Thursday, 19 May 2011

Humpty Dumpty

 I'm pretty skint at the moment, having decided to finally jack the day job in and concentrate on the cooking malarkey full time (hence the quietness on here for a while). I was meant to go to the Isle of Wight this weekend for my amazing friend's birthday celebrations, but have had to pull out at the last minute due to lack of funds. To cheer myself up over the fact I could no longer go to the Isle of Wight, I went on a bit of a food splurge, thanks to Marky Market and a lull in concentration at work. I ordered some Barnsley chops and a live crab (which is currently resting in my freezer), but it was the mention of  Gull eggs which had lured me in.

Gull eggs are only in season for a few weeks, from the beginning of April through to mid May. The eggs are a speckled green colour, gamey in taste and are bloody expensive !! The high price of gull eggs is down to both the short season and the fact that there are only about 25 Defra licensed Gull Egg collectors in the whole of the UK.

So when I got my delivery dropped off with the news that one of the two eggs had been broken in transit, I was both deflated at the fact that one had been broken, whilst been slightly pleased that I now had to only pay for one egg ! I was kindly given the broken Gull's egg in a ramekin - a bit of a double win for me there been a from Yorkshire and all that - and was told to make a omelette with it.

I knew that it would be a sacrilege to add some of the mild cheddar which had been languishing in the fridge for a week or two to the omelette.The previous day I had been at a little of what you fancy for a great lunch of Asparagus, Parmesan and Fried Duck Egg, with the Old Man. After thoroughly enjoying the lunch the day before,  I picked up some English Asparagus and some Berkswell Cheese on the way home

Gulls Egg, Asparagus and Berkswell Omlette


1 x Gulls Egg lightly beaten and seasoned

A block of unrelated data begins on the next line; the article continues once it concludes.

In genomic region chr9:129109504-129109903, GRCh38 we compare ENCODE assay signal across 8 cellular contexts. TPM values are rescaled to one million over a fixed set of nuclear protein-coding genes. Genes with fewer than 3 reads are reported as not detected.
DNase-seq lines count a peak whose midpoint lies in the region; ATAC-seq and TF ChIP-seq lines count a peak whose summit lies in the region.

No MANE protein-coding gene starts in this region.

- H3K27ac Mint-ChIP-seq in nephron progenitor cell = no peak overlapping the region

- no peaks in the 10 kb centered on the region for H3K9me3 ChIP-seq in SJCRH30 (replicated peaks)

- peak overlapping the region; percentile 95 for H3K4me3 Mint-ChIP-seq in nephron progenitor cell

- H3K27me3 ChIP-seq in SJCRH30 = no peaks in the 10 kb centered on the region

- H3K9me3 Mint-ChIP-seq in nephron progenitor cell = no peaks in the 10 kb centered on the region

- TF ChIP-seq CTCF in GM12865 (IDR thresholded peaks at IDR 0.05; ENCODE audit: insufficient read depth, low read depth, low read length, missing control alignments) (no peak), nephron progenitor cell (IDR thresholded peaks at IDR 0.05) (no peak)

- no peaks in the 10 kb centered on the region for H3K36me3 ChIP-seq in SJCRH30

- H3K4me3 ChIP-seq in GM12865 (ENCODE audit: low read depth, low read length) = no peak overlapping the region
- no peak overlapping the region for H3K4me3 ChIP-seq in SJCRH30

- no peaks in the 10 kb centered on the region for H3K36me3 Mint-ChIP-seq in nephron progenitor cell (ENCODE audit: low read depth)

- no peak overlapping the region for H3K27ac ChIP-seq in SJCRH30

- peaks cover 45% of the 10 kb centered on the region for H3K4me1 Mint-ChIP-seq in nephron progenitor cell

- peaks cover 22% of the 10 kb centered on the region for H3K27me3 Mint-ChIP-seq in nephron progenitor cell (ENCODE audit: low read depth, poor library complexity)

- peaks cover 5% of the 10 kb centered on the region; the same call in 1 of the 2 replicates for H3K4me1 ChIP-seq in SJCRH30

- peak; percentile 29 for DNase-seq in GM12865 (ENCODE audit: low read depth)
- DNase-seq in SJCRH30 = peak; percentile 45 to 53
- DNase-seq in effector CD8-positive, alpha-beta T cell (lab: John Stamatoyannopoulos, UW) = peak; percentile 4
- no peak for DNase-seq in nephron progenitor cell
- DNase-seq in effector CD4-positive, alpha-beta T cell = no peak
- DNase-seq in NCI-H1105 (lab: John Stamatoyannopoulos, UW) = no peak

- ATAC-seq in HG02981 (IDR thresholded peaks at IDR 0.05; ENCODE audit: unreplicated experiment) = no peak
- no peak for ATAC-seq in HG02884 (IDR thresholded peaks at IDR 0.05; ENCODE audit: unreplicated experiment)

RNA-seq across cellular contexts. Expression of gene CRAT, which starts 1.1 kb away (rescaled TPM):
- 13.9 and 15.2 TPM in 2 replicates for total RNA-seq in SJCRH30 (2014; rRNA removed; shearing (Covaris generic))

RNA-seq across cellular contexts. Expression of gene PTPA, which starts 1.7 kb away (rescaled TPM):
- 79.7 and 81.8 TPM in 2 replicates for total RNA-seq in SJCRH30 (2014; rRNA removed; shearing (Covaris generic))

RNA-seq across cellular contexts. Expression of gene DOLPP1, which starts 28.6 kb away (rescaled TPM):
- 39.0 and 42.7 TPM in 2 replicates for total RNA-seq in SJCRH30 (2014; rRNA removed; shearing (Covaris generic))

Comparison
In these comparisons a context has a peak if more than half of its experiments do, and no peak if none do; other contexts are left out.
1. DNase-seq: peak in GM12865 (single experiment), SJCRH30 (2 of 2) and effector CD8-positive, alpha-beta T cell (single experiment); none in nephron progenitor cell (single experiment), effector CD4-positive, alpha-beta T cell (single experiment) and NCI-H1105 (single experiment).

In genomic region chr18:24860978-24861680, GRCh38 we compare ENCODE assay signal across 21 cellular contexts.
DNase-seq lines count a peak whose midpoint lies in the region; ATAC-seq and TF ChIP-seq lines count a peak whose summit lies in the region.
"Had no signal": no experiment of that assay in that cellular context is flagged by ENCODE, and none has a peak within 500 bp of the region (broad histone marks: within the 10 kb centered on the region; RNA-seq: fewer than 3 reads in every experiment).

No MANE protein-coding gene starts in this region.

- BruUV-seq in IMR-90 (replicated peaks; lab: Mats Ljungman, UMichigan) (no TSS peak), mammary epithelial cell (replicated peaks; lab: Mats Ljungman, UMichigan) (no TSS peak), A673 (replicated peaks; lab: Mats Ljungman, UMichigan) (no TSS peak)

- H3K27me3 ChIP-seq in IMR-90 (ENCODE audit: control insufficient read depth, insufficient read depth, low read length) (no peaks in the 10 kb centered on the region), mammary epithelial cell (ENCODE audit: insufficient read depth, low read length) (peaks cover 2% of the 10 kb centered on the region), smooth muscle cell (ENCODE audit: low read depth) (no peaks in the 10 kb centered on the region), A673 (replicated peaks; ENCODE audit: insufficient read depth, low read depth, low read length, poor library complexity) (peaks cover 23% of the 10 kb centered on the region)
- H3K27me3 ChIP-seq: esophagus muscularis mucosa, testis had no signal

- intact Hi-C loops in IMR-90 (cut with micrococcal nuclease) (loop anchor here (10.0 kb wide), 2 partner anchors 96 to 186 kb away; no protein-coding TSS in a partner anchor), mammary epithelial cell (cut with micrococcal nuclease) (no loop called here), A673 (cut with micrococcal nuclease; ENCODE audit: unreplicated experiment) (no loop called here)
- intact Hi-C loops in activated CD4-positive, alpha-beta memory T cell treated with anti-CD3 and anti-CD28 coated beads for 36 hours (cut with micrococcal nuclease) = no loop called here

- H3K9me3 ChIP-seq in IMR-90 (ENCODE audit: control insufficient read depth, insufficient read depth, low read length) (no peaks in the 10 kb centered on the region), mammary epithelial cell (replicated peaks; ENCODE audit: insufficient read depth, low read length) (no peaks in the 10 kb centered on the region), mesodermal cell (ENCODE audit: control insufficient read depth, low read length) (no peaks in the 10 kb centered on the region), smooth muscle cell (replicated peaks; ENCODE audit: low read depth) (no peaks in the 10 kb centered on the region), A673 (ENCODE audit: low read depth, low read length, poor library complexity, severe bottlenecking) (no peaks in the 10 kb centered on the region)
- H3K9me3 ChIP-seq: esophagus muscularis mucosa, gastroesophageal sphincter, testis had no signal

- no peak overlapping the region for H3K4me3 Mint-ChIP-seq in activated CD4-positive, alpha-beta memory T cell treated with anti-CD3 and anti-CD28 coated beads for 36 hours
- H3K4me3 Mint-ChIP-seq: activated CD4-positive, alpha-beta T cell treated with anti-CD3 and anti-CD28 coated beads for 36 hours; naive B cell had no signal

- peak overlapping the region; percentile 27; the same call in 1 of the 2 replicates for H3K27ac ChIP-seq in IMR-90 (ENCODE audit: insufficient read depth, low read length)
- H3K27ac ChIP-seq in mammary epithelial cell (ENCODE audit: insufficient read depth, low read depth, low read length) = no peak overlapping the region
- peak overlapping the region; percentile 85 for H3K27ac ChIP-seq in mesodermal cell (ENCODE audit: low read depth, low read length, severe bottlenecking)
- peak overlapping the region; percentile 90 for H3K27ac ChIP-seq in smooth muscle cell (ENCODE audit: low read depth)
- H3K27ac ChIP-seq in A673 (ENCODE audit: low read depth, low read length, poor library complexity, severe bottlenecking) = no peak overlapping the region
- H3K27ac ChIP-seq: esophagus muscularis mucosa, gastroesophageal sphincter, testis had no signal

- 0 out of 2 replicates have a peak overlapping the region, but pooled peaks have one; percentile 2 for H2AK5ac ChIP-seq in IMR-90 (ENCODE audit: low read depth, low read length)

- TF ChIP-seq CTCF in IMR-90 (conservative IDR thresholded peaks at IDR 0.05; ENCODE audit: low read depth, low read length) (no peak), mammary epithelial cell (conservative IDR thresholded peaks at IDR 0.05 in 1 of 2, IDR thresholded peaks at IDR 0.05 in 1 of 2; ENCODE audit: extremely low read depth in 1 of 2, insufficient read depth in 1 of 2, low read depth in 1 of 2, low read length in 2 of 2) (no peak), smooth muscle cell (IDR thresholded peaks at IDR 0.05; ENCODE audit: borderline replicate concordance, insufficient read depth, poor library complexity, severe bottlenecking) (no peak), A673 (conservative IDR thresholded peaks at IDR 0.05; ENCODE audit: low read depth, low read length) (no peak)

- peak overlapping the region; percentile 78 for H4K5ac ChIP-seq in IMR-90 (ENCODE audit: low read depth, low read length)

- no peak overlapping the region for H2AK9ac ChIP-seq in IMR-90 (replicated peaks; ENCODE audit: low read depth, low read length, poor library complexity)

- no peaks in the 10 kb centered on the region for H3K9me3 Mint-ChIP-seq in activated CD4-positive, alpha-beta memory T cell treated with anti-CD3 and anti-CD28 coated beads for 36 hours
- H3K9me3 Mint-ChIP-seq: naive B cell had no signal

2 x Stems of Asparagus sliced
Grated Berkswell Cheese
Knob of butter

1. Melt butter in a frying pan and add asparagus, cook for a minute.
2. Add the egg and make an omelet, sorry I can't explain step by step how to make an omelette - sorry its just making an omelette, my grandad taught me how to by showing  me rather than telling me how to do it. If your stuck check out  Delia here .
3. Just before folding the omelette, grate some Berkswell over the top, fold and then eat straight away.

So there you have it, probably the smallest most expensive omelette I have ever cooked and ever will cook.

Thursday, 14 April 2011

2nd Birthday celebrations with a Secret Easter Sunday Lunch

I will have been doing secret suppers and hidden dining for two years now. Starting from humble beginnings with a crazy idea over a pint of Guinness with the Boy Wonder to now serving 200 people in two nights at Shacklewell Nights, it seems that the crazy idea has paid off with fun and lots of laughter along the way.
Fingers crossed the next two years will prove to be even more exciting and full of more amazing adventures in the culinary world.

To celebrate the 2nd Birthday of  Green Onions, we will be a Secret Easter Sunday Lunch  on the 24th April 2011 in a zone 1 location.

The menu will be prepared by an ex Gordon Ramsey Holdings chef and who currently works in one of East London's cutting edge restaurants 


Sloe Bellini 

Grilled Radicchio, Pecorino, Black Olive &  Lemon Oil

Seven Hour Lamb or Caramelised Chicory & Roquefort Gratin (v), Roast Potato's, Carrots, Kale and Purple Sprouting Broccoli

Lemon Curd Trifle & Pistachio Shortbread

Please expect Easter egg fun as well !!

Price for an afternoon of great food and company will be £35 
Please note Menu may change due to availability of Ingredients

Book your places please email

If you or anyone in your party wants the vegetarian option, please let us know.

For further information please email

Would also like to thank everyone who has partaken, eaten and supported Green Onions over the past two years, but most of all I would like to personally thank everyone who has worked along side me at both Green Onions and Shacklewell Night s as none of this would have been possible without them.

Friday, 11 March 2011

More adventures into Hidden Dining with Shacklewell Nights

We are pleased to announce new dates for Shacklewell Nights and our adventures in to Hidden Dining.

After a small break we return with a great seasonal menu in a brand new location in the depths of Hackney.

We will be holding two nights of great food, drink and company on Friday 25th March and Saturday 26th March  2011 in relaxed, informal and unusual  surroundings .

Menu will be 


Smoked Trout, Pickled Beetroot & Horseradish
–or– Perroche, Pickled Beetroot & Watercress (v)

Snails, Bacon, Borlotti Beans & Wild Garlic
–or– Wild mushrooms, Leeks & Borlotti Beans (v)

Orange & Cardamom Cream, Yorkshire Rhubarb & Hazelnuts

Neal’s Yard Cheese Plate, Oat Cakes & Hackney Chutney


Please note Menu may change due to availability of ingredients